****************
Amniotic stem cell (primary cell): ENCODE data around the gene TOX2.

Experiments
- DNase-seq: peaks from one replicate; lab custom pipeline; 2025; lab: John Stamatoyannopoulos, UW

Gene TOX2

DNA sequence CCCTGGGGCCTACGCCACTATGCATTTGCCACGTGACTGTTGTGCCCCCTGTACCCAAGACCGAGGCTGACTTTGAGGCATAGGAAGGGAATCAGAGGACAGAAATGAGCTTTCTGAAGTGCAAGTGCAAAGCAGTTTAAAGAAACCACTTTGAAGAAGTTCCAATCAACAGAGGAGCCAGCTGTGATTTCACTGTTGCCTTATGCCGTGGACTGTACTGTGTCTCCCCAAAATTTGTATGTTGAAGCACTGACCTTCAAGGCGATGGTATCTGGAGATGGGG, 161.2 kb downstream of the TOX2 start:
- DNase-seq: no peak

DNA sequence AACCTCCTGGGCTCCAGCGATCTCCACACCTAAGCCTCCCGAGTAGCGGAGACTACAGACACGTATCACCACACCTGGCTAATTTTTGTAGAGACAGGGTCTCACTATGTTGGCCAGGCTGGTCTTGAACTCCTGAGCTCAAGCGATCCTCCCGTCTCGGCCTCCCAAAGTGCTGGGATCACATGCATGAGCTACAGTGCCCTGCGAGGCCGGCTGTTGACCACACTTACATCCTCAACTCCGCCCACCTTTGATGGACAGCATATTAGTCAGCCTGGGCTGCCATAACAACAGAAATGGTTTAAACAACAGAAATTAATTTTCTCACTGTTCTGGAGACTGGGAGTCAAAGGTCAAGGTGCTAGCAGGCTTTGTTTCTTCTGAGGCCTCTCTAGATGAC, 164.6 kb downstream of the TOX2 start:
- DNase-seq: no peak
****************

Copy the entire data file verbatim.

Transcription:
Amniotic stem cell (primary cell): ENCODE data around the gene TOX2.

Experiments
- DNase-seq: peaks from one replicate; lab custom pipeline; 2025; lab: John Stamatoyannopoulos, UW

Gene TOX2

DNA sequence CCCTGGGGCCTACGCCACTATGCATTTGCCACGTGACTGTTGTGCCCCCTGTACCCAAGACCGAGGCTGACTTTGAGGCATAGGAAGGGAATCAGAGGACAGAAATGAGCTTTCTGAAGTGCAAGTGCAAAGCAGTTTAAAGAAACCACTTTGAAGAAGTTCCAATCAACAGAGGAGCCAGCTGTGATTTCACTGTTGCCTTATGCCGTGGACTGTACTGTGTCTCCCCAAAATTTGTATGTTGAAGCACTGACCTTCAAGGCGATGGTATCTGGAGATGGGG, 161.2 kb downstream of the TOX2 start:
- DNase-seq: no peak

DNA sequence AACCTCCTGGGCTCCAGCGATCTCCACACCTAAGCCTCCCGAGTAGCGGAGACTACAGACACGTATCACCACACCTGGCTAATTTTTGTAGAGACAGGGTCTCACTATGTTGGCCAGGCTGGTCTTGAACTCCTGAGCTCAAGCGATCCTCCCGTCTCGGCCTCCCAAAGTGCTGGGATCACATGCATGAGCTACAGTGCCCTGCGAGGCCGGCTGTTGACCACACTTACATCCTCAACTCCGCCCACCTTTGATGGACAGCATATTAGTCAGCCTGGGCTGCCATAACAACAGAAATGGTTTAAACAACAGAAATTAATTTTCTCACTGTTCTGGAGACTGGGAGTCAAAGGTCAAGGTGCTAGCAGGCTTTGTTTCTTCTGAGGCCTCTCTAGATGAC, 164.6 kb downstream of the TOX2 start:
- DNase-seq: no peak